Posted by Barry Silverstein on March 9, 2010 04:01 PM
Ghirardelli Chocolate is launching a traditional sweepstakes promotion with a twist: Consumers are being asked to visit a website and compose a 75-character message about the "sweet little moments" when they enjoy Ghirardelli. The comments will then be streamed live on a special website. Comments entered between now and the end of April may also appear on a special billboard in lights in New York City's Times Square.Continue reading...
Posted by Barry Silverstein on March 8, 2010 03:26 PM
It may not have won Best Picture at the Academy Awards, but Avatar, the biggest box office smash ever, has helped to ignite interest in 3D movies. In fact, there has been a rash of 3D movies lately – and film studios are planning to release more this year.
If you watched the Academy Awards last night, you saw an ad for a 3D TV from Samsung. Now other TV manufacturers are getting ready to flood the US market with 3D televisions. Panasonic is hooking up with Best Buy, the leading electronics chain, to promote its 3D TV offering this month in 300 stores. Best Buy has agreed to show 3D videos on behalf of Panasonic in "exhibition corners" in 300 stores now, and 700 more stores by the end of 2010.Continue reading...
brands with balls
Posted by Anthony Zumpano on March 8, 2010 11:46 AM
Sports and sponsorships go together like baseball and beer, but some relationships between brands and games are more complicated than others. Prior to the 1999 baseball season, for instance, Enron offered the Houston Astros $100 million for naming rights to the team’s ballpark for the next 30 years.
That deal – as well as Enron itself – lasted less than three years, and the Astros had to buy back the remaining time for $2.1 million in order to find a new sponsor. Though there’s no scandal attached, the Women’s Tennis Association (WTA) will also be looking for a new lead sponsor very soon for its tour.Continue reading...
Posted by Sheila Shayon on March 5, 2010 02:30 PM
Digital media is changing the branding game. The former conversation about brand promise, equity, and image has been replaced by a new discourse about building platforms, proving utility, and interaction/ entertainment buzz.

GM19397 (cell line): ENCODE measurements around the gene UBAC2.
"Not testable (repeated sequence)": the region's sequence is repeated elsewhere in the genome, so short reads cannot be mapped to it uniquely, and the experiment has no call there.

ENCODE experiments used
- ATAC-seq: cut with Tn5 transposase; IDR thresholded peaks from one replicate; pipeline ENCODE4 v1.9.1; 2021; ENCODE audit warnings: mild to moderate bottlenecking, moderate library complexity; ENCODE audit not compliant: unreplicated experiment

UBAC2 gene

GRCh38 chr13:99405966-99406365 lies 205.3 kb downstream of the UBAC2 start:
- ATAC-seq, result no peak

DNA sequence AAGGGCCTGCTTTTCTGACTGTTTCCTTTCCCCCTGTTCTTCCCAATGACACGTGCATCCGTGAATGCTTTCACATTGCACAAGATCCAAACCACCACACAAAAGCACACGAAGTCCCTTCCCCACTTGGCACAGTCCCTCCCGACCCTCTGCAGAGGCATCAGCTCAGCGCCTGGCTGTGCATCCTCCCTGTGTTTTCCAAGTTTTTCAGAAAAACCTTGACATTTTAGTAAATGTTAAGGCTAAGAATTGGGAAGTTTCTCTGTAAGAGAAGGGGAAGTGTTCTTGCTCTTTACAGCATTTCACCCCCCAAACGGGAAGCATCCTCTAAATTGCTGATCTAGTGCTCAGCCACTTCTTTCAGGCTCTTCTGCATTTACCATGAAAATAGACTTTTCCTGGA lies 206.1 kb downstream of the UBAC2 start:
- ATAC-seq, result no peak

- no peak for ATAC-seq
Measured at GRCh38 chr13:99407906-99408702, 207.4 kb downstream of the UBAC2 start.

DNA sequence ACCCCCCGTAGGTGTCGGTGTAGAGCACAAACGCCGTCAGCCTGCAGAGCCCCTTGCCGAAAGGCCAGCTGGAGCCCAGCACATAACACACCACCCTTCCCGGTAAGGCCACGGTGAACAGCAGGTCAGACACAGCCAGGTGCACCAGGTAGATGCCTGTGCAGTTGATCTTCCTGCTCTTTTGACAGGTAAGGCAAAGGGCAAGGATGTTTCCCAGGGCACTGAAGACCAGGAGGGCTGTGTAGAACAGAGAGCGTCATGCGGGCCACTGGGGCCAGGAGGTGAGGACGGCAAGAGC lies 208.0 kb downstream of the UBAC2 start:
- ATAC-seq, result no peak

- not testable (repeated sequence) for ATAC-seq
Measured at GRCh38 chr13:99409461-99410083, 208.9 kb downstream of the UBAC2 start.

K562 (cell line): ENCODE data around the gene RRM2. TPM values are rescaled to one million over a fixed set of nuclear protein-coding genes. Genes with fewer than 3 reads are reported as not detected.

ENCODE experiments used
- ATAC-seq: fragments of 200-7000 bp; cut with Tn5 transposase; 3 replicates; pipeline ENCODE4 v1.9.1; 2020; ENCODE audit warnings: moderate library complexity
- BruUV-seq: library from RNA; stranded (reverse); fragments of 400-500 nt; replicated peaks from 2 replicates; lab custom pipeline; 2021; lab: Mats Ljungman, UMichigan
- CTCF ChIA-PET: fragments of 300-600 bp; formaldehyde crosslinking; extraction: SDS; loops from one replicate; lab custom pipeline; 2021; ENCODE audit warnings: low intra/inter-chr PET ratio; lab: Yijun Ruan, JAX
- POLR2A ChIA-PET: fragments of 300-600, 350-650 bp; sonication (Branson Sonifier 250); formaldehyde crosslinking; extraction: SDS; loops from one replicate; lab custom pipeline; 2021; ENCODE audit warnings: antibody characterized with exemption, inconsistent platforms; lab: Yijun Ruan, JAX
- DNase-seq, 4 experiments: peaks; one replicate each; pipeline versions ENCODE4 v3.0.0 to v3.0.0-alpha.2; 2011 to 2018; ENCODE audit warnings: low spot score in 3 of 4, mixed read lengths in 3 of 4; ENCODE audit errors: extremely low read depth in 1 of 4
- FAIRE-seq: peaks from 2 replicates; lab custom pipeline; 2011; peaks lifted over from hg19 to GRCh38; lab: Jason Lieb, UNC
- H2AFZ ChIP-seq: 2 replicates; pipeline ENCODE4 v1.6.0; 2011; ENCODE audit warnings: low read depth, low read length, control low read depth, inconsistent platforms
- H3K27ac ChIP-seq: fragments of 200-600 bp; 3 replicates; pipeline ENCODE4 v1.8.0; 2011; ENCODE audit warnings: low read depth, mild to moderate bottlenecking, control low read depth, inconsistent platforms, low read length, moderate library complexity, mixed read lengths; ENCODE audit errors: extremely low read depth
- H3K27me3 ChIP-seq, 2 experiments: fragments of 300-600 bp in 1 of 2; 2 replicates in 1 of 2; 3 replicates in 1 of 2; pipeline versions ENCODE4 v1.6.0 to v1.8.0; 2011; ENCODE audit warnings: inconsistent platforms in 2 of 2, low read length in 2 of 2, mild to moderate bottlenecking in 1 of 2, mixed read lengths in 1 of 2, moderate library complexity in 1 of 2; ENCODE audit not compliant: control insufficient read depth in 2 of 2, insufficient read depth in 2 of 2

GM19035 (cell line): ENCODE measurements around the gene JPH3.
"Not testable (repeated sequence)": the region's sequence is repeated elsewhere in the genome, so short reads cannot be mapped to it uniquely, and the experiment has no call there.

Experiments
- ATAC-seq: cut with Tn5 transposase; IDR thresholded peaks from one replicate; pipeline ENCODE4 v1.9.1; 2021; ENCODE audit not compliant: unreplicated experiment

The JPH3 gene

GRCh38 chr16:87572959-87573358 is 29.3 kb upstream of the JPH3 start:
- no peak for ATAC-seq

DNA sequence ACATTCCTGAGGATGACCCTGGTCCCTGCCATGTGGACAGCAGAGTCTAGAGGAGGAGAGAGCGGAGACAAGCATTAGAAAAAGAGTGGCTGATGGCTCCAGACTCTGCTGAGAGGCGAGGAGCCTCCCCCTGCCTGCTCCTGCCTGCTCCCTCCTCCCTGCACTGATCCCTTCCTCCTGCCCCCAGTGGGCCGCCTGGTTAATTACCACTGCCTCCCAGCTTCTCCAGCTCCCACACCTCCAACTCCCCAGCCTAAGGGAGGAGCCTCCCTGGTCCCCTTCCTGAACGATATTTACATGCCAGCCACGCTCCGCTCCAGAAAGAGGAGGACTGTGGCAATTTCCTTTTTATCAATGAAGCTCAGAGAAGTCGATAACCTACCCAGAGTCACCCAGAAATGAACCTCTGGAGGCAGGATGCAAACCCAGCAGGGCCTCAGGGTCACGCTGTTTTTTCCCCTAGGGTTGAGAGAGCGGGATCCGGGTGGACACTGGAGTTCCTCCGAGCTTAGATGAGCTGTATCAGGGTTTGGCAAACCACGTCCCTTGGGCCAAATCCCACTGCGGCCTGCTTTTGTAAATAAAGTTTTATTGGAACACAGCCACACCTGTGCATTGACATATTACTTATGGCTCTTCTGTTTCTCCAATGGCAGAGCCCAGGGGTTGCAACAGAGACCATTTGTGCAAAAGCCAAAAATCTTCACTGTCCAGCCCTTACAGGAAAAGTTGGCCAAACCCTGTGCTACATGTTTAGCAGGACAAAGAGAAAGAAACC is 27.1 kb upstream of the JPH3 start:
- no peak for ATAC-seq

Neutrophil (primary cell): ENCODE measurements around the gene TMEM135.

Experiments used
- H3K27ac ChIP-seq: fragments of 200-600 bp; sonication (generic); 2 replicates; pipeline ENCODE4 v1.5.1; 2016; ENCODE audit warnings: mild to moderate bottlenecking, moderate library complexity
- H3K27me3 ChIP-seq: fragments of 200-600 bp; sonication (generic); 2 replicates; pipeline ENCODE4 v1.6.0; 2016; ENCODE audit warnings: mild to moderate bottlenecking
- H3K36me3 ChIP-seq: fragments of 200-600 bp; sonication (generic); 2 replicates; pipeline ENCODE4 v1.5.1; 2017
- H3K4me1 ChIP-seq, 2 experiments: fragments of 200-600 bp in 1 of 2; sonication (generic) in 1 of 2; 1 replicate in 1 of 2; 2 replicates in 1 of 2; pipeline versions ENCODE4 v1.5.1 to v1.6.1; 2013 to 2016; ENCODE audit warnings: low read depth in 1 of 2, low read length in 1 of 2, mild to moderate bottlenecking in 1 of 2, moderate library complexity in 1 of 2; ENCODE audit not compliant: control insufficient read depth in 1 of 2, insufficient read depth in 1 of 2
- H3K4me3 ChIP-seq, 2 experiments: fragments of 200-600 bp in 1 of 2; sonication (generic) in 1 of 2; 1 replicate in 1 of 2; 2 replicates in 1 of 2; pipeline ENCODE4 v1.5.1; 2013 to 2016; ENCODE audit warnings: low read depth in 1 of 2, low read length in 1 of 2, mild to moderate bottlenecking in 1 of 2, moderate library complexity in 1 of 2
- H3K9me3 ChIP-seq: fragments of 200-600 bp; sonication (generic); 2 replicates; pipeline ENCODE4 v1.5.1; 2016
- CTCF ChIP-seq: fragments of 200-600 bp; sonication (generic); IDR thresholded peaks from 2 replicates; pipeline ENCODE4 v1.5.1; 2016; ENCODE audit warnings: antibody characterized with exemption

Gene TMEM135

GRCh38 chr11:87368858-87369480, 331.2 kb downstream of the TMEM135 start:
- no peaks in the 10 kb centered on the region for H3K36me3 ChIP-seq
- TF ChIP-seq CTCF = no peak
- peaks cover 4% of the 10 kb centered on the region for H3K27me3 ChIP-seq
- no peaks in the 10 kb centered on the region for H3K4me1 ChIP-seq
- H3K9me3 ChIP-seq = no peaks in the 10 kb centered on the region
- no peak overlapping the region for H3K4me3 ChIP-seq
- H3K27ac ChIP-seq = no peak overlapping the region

The first Internet banner ad appeared in 1994; in 2000 advertising first appeared on Google.com, and a few years later the first Tide commercials showed up on YouTube. Today, people are “friending” the BK king on Facebook – marking a steep trajectory as the arena for brand building has shifted from print and TV to the multidimensional, 24/7 real-time media of digital.
Historically, brands reflect the media milieu: logos are predominant in print, jingles in radio, taglines and image in TV spots. But the advent of digital tools has brought a mash-up of data, messaging, and functionalities – and all bets are off. Strategic decisions about branding are no longer defined by technology… or past performance. Digital branding deals with behavior.Continue reading...
Posted by Abe Sauer on March 5, 2010 01:01 PM
A new brand of jeans named WTFJeans aims to change conventional denim styling and cater to the specific needs of the modern gadget-carrying fashionista. The jeans boast specially located and sized pockets to fit various devices, from USB memory sticks to iPhones. Utilitarian for sure, but does the brand have a (fashionable) future or is it stuck in a gimmick? Continue reading...
Posted by Sara Zucker on March 3, 2010 03:52 PM
E-grocer Fresh Direct has created an iPhone app especially for New Yorkers. (As if city dwellers needed another reason to stay in their homes for food delivery.) It was designed after executives learned that half of the online grocery store's consumers owned the Apple phone – Blackberry users need not apply.
Available to current Fresh Direct users, the new feature tracks and stores previous purchases made on its website through a company-made database. “We’re using the customer’s own shopping behavior to give them a better experience,” said CEO Rick Braddock.Continue reading...
Posted by Sheila Shayon on March 1, 2010 05:05 PM
“We live an increasing amount of our lives on-line, but what happens after we are gone? What will happen to all our photos, blogs and social network accounts? Until now our digital identities have lived on without us, leaving our loved ones powerless to control them or wind them down. Webwill is a new service to change that, putting you in control even in the afterlife.”
This first iteration of Swedish startup MyWebwill.com gives users the ability to edit their online profiles after they are gone: deleting accounts, editing status, removing blogs, and even emailing last messages to family and friends. Social media experts anticipate a new digital phenomenon: More and more people will use online sites to dispatch messages to one’s "personal village"… even from beyond the grave.Continue reading...
Posted by Russ Josephs on March 1, 2010 11:05 AM
Virtual currency company gWallet is launching an extension of its service called the Brand Bar, a new way for brands and developers to monetize social games. The bar will appear at the top of the screen on all games it’s installed on, allowing players an opportunity to earn virtual currency which can be used in-game.
To access similar offers in the past, users would have to pause and exit the game, or go through a series of steps that significantly detracted from game play (only two to four percent were willing to do this, according to company estimates). Another difference is that gWallet works directly with brands – as opposed to adopting an affiliate leads model – to create branded video campaigns.Continue reading...